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- Attractive design
- Speedy performance
- Impressive screen with 90Hz refresh rate
- Great cameras
- Design might not be the easiest to live with
- Very stiff competition at the price point
Motorola is best known these days for its cheap and surprisingly good phones, such as the G8 and G8 Plus. The Edge, however, is a seriously premium phone – it doesn’t quite offer all the specs and features you’d expect from a $1,000 flagship, but it can give you some of those features for less.
In this case, Motorola has decided that users want a great screen and 5G connectivity.
The question is, however, has Motorola read consumers’ minds correctly? And, if it has, is the Edge the phone that most people want? Let’s find out.
In this review:
- Motorola Edge Design and Screen – Interesting design is unsual, perhaps for a reason
- Motorola Edge Battery Life and Performance – Strong battery life and quick-enough performance
- Motorola Edge Cameras – Decently impressive cameras for the money
- Motorola Edge Ease of Use – 90-degree sides look good but create problems
- Motorola Edge Price and Value for Money – It's good value but has stiff competition
- Motorola Edge Review Verdict – An interesting and impressive phone that isn't without problems
Motorola Edge Design and Screen
The Motorola Edge’s design isn’t likely to be to everyone’s taste.
The entire phone is built around its enormous 6.7-inch ‘Endless Edge’ display. The largest screen ever in a Motorola phone, it features HDR10+ for deeper blacks and brighter colors, as well as a 90Hz refresh rate for smoother scrolling and animations. It is, all told, a very nice screen.
However, the sides of the display curve sharply, at an almost 90-degree angle. While it does look cool, it feels like Motorola has gone for form over function here.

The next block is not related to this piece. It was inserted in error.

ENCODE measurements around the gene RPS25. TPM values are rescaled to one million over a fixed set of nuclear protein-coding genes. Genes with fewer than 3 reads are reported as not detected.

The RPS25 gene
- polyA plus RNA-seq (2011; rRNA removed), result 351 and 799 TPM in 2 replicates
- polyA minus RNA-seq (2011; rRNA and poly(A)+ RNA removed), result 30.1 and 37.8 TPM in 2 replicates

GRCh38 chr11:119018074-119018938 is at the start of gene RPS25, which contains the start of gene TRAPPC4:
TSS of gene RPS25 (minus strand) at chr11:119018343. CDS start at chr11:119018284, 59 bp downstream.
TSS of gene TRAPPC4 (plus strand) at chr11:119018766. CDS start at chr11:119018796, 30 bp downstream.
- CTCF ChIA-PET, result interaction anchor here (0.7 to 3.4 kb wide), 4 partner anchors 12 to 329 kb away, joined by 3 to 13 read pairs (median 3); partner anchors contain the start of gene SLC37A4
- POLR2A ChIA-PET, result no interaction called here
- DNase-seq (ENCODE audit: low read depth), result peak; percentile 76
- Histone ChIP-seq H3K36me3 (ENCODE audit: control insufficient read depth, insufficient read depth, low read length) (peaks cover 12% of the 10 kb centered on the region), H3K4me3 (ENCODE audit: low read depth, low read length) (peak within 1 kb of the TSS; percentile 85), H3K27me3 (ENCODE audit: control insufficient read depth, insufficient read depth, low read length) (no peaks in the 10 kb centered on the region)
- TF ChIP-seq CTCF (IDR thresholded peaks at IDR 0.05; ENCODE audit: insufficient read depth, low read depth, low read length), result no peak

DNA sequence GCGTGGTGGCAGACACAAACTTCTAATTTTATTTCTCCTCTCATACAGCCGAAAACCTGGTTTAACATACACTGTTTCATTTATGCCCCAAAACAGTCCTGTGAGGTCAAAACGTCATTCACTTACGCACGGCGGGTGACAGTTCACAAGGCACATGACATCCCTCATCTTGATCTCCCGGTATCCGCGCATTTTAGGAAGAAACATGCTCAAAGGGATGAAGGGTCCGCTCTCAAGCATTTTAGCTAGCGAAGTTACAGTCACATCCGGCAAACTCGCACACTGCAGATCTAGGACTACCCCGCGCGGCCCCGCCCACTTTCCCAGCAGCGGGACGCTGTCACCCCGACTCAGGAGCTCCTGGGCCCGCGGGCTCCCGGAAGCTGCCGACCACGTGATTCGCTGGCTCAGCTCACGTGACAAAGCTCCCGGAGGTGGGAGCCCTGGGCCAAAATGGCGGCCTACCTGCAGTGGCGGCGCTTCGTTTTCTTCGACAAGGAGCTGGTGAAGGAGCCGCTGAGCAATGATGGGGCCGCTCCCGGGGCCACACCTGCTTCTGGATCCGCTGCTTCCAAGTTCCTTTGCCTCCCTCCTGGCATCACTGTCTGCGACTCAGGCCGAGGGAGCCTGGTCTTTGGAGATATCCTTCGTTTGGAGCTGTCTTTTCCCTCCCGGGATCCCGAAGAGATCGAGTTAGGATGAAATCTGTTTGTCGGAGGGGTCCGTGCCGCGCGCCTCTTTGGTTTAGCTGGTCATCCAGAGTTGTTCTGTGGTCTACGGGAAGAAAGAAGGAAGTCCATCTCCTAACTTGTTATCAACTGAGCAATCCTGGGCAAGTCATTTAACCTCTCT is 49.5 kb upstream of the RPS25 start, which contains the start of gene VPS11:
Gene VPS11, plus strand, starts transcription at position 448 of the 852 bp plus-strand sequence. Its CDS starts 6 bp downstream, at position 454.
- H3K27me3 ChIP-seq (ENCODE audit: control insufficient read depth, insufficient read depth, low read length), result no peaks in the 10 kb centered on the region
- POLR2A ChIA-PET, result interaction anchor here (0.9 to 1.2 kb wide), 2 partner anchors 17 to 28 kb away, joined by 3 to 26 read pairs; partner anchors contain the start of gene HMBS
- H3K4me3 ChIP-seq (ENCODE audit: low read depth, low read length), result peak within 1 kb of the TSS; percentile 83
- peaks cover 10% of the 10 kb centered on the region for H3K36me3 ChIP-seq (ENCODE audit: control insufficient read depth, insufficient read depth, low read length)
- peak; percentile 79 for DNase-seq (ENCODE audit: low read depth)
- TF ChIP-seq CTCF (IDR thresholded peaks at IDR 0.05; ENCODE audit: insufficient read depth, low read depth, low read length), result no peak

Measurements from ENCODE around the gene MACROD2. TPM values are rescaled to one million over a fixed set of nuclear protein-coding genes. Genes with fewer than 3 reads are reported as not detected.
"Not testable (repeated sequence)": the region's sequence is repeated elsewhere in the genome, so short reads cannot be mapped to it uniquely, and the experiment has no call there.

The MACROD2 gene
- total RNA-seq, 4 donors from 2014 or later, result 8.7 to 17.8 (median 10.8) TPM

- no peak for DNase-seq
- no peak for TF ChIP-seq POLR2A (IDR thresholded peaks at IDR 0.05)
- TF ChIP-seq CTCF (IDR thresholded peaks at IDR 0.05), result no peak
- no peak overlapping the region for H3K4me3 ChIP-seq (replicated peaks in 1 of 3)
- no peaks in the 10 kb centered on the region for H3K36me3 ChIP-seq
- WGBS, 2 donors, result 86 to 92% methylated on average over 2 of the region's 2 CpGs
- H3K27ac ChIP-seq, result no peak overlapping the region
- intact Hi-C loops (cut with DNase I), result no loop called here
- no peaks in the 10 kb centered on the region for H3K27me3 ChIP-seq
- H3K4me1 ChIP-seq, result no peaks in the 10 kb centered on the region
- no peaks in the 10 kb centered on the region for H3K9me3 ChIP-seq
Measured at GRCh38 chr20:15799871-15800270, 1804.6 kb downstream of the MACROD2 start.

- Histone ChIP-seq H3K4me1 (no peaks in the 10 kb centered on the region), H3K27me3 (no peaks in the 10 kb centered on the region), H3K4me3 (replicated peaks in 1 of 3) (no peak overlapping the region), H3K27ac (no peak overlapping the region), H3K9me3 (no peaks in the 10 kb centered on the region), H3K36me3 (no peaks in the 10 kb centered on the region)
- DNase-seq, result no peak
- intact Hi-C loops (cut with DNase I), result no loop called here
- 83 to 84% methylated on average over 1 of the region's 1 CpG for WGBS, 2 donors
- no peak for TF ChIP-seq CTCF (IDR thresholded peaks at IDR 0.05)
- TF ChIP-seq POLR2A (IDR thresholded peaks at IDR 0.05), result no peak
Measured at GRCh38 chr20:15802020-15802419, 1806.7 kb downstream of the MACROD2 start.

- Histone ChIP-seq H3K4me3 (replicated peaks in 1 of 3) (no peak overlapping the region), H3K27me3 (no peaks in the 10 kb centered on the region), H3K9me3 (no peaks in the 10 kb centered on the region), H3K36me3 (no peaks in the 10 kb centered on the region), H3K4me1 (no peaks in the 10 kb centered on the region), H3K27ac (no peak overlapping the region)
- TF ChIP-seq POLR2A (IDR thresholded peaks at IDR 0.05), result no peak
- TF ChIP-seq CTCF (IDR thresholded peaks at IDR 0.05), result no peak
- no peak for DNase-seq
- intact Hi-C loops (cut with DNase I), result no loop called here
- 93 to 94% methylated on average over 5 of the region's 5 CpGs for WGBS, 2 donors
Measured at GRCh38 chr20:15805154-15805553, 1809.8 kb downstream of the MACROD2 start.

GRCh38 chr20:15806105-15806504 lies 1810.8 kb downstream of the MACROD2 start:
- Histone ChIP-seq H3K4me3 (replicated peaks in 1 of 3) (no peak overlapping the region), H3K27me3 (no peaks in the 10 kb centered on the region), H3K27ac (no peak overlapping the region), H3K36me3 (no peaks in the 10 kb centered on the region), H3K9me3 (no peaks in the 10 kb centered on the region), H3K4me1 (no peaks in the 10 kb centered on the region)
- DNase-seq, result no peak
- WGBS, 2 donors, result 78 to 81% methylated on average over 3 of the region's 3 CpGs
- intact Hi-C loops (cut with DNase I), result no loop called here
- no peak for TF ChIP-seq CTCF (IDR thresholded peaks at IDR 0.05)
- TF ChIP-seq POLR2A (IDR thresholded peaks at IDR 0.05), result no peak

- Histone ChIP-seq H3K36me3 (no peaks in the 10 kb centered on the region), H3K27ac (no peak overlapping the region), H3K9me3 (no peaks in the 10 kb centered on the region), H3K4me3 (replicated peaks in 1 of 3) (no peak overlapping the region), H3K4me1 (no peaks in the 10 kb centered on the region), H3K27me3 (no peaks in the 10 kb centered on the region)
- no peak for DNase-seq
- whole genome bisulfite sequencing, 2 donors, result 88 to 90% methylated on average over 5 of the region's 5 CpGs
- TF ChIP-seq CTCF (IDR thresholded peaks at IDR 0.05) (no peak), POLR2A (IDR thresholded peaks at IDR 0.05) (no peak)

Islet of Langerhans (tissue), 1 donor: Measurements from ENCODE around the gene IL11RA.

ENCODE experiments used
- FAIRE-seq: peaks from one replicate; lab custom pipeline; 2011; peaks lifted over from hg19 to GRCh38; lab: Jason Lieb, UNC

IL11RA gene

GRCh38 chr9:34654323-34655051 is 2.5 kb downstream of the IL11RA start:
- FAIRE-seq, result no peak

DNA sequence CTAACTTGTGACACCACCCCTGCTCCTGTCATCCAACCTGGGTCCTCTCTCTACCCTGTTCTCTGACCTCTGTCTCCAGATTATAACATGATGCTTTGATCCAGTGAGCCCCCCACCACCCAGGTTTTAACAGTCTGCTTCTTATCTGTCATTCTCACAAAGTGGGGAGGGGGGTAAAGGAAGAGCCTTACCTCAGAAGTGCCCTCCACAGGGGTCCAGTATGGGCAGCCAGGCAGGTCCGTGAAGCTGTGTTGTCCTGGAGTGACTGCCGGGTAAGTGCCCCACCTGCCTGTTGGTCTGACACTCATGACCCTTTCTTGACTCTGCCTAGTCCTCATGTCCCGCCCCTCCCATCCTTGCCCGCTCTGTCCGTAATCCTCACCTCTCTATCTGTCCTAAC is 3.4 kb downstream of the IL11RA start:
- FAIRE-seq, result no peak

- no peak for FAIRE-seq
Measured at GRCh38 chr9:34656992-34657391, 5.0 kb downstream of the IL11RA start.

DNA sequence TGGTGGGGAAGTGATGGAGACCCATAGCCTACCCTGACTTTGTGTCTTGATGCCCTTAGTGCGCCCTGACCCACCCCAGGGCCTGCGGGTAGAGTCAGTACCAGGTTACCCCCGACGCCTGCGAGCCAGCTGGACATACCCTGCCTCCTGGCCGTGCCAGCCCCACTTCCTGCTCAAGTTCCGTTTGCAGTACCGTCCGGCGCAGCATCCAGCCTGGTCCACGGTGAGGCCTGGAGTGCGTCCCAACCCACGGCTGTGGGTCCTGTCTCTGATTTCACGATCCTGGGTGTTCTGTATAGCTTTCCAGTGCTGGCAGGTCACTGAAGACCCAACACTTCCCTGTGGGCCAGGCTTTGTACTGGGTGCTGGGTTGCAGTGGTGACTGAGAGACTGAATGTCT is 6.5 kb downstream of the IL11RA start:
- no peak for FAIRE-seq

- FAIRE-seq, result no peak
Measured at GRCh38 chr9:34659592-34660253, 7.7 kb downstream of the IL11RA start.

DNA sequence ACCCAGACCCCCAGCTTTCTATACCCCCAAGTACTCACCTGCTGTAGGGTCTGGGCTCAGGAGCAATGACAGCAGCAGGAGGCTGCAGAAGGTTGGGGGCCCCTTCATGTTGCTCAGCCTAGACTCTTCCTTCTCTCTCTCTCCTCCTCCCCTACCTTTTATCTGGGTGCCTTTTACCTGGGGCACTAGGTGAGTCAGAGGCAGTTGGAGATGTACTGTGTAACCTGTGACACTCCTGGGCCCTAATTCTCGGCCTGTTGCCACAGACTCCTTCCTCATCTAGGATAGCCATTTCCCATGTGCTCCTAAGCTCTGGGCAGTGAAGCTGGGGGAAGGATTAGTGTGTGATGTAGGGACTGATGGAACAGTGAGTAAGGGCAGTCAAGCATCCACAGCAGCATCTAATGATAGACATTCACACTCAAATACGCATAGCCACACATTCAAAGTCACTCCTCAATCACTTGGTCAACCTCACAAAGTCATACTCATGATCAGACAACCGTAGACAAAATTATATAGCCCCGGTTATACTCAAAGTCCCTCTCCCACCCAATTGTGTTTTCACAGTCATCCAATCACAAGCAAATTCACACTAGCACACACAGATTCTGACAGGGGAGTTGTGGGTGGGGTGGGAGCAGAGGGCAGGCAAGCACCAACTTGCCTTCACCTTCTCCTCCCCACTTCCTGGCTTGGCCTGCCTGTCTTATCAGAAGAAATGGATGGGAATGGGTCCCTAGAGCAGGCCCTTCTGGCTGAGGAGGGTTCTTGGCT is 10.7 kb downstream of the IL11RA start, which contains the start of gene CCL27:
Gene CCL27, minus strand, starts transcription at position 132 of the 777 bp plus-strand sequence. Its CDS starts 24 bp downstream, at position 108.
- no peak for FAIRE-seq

The curved screen makes the phone thicker than you’d expect but also make it taller. While reviewing the phone, we thought that the Edge had a 21:9 aspect ratio screen. In fact, it has a 19.5:9 aspect ratio, so it’s nowhere near that tall – certainly not enough to give you vertigo.
Plus, the side-mounted power button and volume rocker feel strange – they sit on a very thin panel between the glass front and rear, and give almost no feedback to the user. When you press down on either button, you get some soft, squidgy feedback, and you’ll be left wondering whether you pressed the button at all.
While most of the Edge’s competitors feature a metal frame which circumscribes the entire phone, because the panel between the display and the rear case is so thin, Motorola had to take a different approach. The panels at the top and bottom of the phone are separate from the frame, and as a result, you’ll find some small gaps where the panels intersect. It shouldn’t be enough to put you off buying the Edge, but it is annoying, and does give the impression that Motorola has put aesthetics first and details second.
Motorola Edge Battery Life and Performance
The Motorola Edge isn’t necessarily a powerhouse of a phone. But, thankfully, it isn’t a slowcoach, either.
It’s powered by a Snapdragon 765G processor, and either 4GB or 6GB of RAM. Our 6GB test model was able to handle everything pretty well. Apps opened quickly, and there were precious few stutters to mention. We did find that intense gaming moments would drop the frame rate and cause the app to shudder for a few seconds, but this is largely to be expected.